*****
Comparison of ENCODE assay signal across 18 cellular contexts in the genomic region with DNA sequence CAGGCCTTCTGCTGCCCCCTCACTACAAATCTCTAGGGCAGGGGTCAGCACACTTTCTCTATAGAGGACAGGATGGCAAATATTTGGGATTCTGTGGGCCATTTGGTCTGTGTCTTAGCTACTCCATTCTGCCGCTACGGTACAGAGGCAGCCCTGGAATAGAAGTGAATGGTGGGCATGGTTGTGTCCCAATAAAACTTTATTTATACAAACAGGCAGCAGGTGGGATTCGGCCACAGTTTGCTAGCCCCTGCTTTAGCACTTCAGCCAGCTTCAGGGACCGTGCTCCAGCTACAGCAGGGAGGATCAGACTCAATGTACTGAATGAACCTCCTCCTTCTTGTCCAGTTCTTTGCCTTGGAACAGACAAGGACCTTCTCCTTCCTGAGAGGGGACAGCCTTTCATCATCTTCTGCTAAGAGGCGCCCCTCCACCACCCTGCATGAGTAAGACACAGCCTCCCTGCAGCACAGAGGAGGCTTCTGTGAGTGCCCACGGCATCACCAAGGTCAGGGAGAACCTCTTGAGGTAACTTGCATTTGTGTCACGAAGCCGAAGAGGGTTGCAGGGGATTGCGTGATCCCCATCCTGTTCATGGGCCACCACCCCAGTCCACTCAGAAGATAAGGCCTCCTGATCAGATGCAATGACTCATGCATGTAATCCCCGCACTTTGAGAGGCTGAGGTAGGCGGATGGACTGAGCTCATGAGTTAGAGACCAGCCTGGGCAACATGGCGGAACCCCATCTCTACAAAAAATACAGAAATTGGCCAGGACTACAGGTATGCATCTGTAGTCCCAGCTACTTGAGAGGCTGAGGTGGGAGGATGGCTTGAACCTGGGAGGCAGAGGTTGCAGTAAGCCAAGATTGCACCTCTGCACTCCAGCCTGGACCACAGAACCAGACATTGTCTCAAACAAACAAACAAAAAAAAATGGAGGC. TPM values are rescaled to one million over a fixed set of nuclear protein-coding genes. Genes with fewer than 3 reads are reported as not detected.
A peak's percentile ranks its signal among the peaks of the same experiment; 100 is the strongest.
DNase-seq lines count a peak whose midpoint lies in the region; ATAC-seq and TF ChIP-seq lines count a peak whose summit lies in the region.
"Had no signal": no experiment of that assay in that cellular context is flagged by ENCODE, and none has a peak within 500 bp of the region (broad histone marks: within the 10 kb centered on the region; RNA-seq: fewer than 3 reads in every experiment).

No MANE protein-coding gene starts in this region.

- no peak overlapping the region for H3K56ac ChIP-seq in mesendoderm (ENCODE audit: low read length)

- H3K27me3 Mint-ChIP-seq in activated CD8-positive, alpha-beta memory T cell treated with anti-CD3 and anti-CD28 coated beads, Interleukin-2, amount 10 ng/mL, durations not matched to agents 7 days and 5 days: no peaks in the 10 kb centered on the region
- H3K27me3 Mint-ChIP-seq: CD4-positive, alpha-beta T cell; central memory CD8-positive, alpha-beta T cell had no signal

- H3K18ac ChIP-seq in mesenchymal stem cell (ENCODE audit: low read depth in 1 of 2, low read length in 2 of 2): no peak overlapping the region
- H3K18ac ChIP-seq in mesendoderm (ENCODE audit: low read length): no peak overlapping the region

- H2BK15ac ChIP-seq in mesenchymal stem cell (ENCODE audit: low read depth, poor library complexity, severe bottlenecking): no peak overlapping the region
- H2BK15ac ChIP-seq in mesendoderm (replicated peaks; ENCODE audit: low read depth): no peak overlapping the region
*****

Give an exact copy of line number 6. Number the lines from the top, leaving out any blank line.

- no peak overlapping the region for H3K56ac ChIP-seq in mesendoderm (ENCODE audit: low read length)